Yesterday it emerged that Twitter had distributed a message to a bundle of its users asking them to change their passwords due to a potential phishing attack. Indeed, those users were forced to change their login details, and now Twitter has opened up about just why.
The word from the folks at Twitter, who updated the Twitter status blog a few hours ago with some details of the phishing attack that led to its request for users to change passwords. Indeed, it seems that Twitter has seen the culmination of a fairly long-term plan to grab user’s passwords on a large scale. The description of events from Twitter’s point of view essentially details the setting up of filesharing services, complete with security vulnerabilities and then using user’s data on those sites to gain control of their Twitter profiles.
The Twitter blog post on the topic outlines the scheme very well indeed, saying that,
“Torrent sites aren’t exactly ‘new’; however, this is one of the first times that we’ve seen an attack that came from this vector. It appears that for a number of years, a person has been creating torrent sites that require a login and password as well as creating forums set up for torrent site usage and then selling these purportedly well-crafted sites and forums to other people innocently looking to start a download site of their very own … This person then waited for these forums and sites t get popular and then used those exploits to get access to the username, email address, and password of every person who had signed up.”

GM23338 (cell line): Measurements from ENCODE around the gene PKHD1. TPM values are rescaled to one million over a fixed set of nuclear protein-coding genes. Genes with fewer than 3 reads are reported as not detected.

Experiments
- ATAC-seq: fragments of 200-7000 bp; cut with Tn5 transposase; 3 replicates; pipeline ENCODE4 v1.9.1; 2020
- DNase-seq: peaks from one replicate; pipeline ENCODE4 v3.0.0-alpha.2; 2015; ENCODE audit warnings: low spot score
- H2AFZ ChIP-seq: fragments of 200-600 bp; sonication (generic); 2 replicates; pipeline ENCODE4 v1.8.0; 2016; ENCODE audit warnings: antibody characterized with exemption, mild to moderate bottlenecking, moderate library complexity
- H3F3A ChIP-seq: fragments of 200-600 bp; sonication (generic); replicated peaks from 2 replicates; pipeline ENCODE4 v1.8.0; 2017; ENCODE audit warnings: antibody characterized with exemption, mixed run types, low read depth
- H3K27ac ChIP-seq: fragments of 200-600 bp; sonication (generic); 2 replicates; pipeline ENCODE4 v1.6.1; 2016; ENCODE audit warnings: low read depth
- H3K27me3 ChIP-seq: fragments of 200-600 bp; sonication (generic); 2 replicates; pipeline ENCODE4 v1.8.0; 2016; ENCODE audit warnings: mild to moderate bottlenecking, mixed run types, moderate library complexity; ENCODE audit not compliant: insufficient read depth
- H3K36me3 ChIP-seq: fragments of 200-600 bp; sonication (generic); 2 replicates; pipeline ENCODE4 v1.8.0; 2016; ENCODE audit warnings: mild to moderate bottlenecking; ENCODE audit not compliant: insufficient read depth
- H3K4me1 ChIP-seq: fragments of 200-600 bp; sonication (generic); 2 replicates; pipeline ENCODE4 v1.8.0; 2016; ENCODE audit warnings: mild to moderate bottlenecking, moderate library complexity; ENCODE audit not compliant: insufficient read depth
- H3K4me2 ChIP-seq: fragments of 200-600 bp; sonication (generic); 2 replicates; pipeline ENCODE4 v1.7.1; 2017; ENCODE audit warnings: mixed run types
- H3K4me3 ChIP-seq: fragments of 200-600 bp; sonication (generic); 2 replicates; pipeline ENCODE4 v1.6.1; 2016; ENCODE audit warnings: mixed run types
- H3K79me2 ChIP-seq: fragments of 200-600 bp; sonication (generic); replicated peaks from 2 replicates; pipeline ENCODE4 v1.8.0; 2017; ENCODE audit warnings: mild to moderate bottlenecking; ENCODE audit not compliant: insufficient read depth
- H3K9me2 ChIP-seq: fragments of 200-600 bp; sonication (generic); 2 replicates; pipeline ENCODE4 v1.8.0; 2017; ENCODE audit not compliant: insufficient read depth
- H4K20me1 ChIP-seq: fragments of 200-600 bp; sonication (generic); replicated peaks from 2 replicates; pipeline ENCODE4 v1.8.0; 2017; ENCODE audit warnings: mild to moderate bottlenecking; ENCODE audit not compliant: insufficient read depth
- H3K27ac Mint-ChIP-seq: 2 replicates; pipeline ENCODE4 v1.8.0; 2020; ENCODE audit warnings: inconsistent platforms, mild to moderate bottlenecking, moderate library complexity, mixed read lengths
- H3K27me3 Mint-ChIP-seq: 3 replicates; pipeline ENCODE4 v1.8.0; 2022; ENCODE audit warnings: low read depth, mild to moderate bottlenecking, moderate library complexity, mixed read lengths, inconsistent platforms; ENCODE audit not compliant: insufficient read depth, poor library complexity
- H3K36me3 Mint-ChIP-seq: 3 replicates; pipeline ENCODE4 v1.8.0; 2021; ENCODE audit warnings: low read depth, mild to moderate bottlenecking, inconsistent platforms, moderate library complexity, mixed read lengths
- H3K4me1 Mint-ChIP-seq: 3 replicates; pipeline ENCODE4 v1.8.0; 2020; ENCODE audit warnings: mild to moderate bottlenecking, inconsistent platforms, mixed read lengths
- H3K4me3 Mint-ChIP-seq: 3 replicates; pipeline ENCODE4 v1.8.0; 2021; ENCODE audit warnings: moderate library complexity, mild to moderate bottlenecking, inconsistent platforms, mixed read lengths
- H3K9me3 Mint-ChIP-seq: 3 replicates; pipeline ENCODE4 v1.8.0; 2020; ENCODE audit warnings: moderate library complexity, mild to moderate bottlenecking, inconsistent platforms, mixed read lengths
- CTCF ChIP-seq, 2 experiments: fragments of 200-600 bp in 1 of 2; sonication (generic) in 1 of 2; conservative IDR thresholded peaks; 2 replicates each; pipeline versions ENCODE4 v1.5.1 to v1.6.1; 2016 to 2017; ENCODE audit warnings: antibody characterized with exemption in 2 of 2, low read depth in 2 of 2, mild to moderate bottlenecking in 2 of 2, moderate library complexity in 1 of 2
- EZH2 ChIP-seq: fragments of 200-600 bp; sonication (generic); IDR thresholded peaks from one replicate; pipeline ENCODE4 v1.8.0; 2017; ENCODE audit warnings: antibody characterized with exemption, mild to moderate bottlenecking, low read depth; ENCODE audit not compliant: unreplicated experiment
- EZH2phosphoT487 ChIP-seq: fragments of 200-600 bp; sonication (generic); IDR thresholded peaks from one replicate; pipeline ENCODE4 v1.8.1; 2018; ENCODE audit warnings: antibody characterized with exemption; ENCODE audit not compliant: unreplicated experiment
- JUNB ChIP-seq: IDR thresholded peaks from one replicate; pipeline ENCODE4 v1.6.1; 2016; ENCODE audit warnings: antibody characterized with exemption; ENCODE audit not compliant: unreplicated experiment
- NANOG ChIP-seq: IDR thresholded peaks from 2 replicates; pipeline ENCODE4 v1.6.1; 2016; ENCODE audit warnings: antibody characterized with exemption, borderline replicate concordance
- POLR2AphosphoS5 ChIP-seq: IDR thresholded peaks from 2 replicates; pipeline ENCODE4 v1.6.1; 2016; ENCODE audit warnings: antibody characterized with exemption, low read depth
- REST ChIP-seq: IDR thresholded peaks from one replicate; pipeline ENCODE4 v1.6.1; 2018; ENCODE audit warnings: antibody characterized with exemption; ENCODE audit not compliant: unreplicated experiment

It’s certainly an interesting case, and one that could well have proved relatively tricky to narrow down. For now, the advice for anyone with a Twitter account is that, if you happen to be a member of any file sharing communities or forums, you should probably change you password, just as a precaution.